|Jmol interactive 3D||Image|
|Molar mass||302.236 g/mol|
|Appearance||yellow crystalline powder|
|Melting point||316 °C (601 °F; 589 K)|
|Practically insoluble in water; soluble in aqueous alkaline solutions|
Except where otherwise noted, data are given for materials in their standard state (at 25 °C [77 °F], 100 kPa).
|what is ?)(|
While quercetin supplements have been promoted for prevention and treatment of cancer, "there is no reliable clinical evidence that quercetin can prevent or treat cancer in humans". Also, there is no evidence that consuming foods rich in quercetin reduces the risk of cancer or any other disease.
The European Food Safety Authority evaluated possible health claims associated with consumption of quercetin, finding that no cause-and-effect relationship has been established for any physiological effect in human health or diseases.
Quercetin is contraindicated with some antibiotics; it may interact with fluoroquinolones (an antibiotic), as quercetin competitively binds to bacterial DNA gyrase. Whether this inhibits or enhances the effect of fluoroquinolones is not certain.
AHFS Drug Information (2010) identifies quercetin as an inhibitor of CYP2C8, and specifically names it as a drug with potential to have harmful interactions with taxol/paclitaxel. As paclitaxel is metabolized primarily by CYP2C8, its bioavailability may be increased unpredictably, potentially leading to harmful side-effects.
Quercetin is a flavonoid widely distributed in nature. The name has been used since 1857, and is derived from quercetum (oak forest), after Quercus. It is a naturally occurring polar auxin transport inhibitor.
|Foods containing quercetin||Quercetin (mg/100g of edible portion)|
|dock like sorrel||86|
|Hungarian wax pepper||51|
|sea buckthorn berry||8|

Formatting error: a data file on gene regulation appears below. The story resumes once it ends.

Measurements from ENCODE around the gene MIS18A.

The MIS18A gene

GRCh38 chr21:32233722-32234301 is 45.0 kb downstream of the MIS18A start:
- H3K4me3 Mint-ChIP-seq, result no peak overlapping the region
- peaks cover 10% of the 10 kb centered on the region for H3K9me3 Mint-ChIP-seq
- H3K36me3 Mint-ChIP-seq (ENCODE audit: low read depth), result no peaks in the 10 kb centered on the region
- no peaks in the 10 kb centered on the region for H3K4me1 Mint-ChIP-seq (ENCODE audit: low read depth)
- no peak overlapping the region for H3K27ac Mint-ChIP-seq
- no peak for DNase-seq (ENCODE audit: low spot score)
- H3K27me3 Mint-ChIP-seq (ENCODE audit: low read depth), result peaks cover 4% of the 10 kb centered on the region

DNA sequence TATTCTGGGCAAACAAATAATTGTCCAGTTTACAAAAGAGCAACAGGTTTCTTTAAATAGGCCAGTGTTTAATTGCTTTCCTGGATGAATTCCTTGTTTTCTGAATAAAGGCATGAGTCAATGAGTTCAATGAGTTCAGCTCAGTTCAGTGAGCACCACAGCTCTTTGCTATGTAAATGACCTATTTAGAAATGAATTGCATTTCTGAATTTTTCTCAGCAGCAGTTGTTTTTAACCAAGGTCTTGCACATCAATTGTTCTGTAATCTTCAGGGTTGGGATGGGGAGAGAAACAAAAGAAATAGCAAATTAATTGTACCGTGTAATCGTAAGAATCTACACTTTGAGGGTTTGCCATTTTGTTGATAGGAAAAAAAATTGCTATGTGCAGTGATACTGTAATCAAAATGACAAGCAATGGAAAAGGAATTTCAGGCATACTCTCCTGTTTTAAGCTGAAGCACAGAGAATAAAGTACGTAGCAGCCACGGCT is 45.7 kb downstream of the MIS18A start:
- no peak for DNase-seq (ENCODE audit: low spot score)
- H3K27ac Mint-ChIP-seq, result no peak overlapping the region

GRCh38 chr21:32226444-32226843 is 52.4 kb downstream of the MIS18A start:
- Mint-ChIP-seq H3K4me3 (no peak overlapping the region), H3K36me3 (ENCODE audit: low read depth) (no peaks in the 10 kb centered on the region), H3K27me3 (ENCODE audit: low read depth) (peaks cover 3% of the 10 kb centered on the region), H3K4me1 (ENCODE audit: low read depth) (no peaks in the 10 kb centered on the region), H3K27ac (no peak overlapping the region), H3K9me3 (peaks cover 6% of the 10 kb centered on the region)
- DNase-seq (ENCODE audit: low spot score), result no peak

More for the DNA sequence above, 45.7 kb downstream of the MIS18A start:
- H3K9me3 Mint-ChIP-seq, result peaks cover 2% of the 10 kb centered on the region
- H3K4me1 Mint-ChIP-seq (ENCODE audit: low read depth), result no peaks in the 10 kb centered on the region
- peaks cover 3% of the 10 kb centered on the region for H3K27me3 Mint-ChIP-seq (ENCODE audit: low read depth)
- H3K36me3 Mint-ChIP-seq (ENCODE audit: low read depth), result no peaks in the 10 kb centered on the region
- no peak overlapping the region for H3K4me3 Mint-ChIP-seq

|prickly pear cactus fruits||5|
|apples, Red Delicious||4|
|tea, black or green Camellia sinensis||2|
In red onions, higher concentrations of quercetin occur in the outermost rings and in the part closest to the root, the latter being the part of the plant with the highest concentration. One study found that organically grown tomatoes had 79% more quercetin than chemically grown fruit. Quercetin is present in various kinds of honey from different plant sources.
Phenylalanine is converted to 4-coumaroyl-CoA in a series of steps known as the general phenylpropanoid pathway using phenylalanine ammonia-lyase, cinnamate-4-hydroxylase, and 4-coumaroyl-CoA-ligase. 4-Coumaroyl-CoA is added to three molecules of malonyl-CoA to form tetrahydroxychalcone using 7,2’-dihydroxy-4’-methoxyisoflavanol synthase. Tetrahydroxychalcone is then converted into naringenin using chalcone isomerase.
Naringenin is converted into eriodictyol using flavanoid 3’-hydroxylase. Eriodictyol is then converted into dihydroquercetin with flavanone 3-hydroxylase, which is then converted into quercetin using flavonol synthase.
Rutin degradation pathway
Quercetin 3-O-sulfate is a human plasma quercetin metabolite.
Quercetin is the aglycone form of a number of other flavonoid glycosides, such as rutin and quercitrin, found in citrus fruit, buckwheat and onions. Quercetin forms the glycosides quercitrin and rutin together with rhamnose and rutinose, respectively. Likewise guaijaverin is the 3-O-arabinoside, hyperoside is the 3-O-galactoside, isoquercitin is the 3-O-glucoside and spiraeoside is the 4'-O-glucoside. CTN-986 is a quercetin derivative found in cottonseeds and cottonseed oil. Miquelianin is the quercetin 3-o-β-d-glucuronopyranoside.
Fate in vivo
Although quercetin is under basic and early-stage clinical research for a variety of disease conditions, there exists no sufficient evidence that it has any beneficial effect in the human body. The US FDA has issued warning letters, e.g. to emphasize that quercetin is not a defined nutrient, cannot be assigned a dietary content level and is not regulated as a drug to treat any human disease.
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